Can we slow down?  Can we slow down long enough to actually say hello to someone this Sunday morning and have a meaningful conversation with them?  Can we take the time to notice the person who is barely holding it together?  Can we create an environment where it’s okay to not be okay?

Maybe we should do less church stuff so that we are free to pursue Christ.  After all, "it is enough" for the person who truly longs for Him.

Monday, July 23, 2012

The Green Room

The Green Room.  This is a room usually to the side of the stage in some churches where pastors, staff, and worship-team members gather to eat doughnuts, drink coffee, and have snacks before they walk out ‘on stage’ for their part in the service.  It’s cool to do that.  Makes 'em feel like a rock star. 

Even worse, some musicians and singers will retreat to the Green Room after their time on stage has concluded, completely missing the preached Word of God.  Some pastors will sit in the Green Room during the entire music set – waiting for it to conclude – before they walk out on stage to do their thing.  Or deacons will hang out in the board room during the service.

None of this is healthy. 

Although some churches don’t have an actual Green Room, many people engage themselves in the same practice by hanging out in the hallways, atrium, their offices, the kitchen, the patio, or the parking lot.

PCC does not have a Green Room and we never will.  Yes, I realize that some Sunday morning duties take people out of the adult service - and this is necessary because we couldn't operate otherwise.  But no one should be out of service habitually under any circumstance.  That's why we have rotating schedules for workers.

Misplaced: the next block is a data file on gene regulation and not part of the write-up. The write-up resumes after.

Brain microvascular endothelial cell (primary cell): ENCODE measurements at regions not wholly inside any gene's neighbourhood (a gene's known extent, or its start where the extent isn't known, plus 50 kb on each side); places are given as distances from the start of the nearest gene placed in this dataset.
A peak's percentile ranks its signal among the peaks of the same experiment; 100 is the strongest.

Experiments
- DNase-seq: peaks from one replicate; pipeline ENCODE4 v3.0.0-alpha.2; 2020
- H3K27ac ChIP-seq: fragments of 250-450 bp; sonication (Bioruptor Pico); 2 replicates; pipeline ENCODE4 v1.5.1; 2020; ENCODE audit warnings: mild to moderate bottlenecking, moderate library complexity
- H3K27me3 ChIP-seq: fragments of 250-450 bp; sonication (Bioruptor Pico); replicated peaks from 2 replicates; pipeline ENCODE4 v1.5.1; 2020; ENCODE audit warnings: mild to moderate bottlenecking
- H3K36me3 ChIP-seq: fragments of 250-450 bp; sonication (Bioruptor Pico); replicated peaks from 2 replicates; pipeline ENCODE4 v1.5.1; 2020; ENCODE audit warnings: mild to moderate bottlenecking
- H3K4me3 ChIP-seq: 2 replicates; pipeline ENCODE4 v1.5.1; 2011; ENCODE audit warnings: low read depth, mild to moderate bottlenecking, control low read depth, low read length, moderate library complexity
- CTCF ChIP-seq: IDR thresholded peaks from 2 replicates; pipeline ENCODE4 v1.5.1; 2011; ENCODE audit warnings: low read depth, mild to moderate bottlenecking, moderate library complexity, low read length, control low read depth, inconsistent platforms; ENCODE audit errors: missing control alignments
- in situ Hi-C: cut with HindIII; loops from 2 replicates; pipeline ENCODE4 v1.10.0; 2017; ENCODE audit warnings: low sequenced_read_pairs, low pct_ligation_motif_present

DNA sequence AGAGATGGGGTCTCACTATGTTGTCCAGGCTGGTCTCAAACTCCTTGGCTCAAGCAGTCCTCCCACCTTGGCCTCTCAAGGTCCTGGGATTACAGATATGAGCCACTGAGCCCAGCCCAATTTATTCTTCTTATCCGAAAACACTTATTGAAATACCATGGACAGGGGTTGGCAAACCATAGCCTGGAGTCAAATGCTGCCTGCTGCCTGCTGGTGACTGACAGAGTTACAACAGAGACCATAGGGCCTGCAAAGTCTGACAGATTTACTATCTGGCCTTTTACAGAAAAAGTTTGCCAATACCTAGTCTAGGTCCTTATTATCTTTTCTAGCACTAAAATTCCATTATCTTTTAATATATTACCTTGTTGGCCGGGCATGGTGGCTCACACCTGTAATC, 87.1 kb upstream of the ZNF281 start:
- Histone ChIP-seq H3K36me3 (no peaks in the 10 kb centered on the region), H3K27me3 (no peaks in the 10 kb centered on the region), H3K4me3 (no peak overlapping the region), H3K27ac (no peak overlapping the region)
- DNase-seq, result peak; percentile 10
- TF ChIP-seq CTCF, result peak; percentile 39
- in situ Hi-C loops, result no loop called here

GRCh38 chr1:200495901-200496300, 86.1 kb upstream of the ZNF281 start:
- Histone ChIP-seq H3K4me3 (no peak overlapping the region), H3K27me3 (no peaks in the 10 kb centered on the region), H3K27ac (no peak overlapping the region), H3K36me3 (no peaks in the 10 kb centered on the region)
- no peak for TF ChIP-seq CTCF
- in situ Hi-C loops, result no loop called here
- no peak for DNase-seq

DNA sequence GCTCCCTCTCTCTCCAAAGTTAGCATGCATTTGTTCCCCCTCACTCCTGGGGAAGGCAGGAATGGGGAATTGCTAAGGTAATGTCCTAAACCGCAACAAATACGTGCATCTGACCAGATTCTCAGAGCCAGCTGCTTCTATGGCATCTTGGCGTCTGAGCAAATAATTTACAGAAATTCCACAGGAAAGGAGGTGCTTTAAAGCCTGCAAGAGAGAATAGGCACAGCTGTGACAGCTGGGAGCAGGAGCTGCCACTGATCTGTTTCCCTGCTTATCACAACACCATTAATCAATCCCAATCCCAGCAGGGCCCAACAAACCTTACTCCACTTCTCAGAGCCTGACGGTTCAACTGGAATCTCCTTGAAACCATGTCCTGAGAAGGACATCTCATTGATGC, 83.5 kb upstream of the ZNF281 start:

Having said that,  here’s why missing church is a bad practice:

1) Pastors:  Since they are men of the “Word” they sometimes feel like they can skip out on the musical & singing side of worship because their sermon is so important.  But all pastors need to learn a vital truth:  You never graduate past your need to worship God corporately with fellow believers.  Sure, pastors have been called to preach, and they have to teach God's Word even if no one in the church could strike a tuning fork in the key of A - but beyond that, pastors were created to worship just like everyone else.  There isn’t an advanced level of Christianity where you no longer have to engage God in corporate worship with the saints.  So don’t let your mind become so preoccupied with what you’re called to do – preach – that you lose sight of what you have been created to do – worship.

2.  Musicians & singers:  Some musicians and singers feel like their role in the service is the most important thing, so after they have performed, will slip out of the service and hang out in the hallways sipping coffee.  Even worse, some leave church altogether… and it is simply wrong.  Church is not a gig, and you are not a rock star.  You need the Word just like everyone else.  And you need accountability too, just like everyone else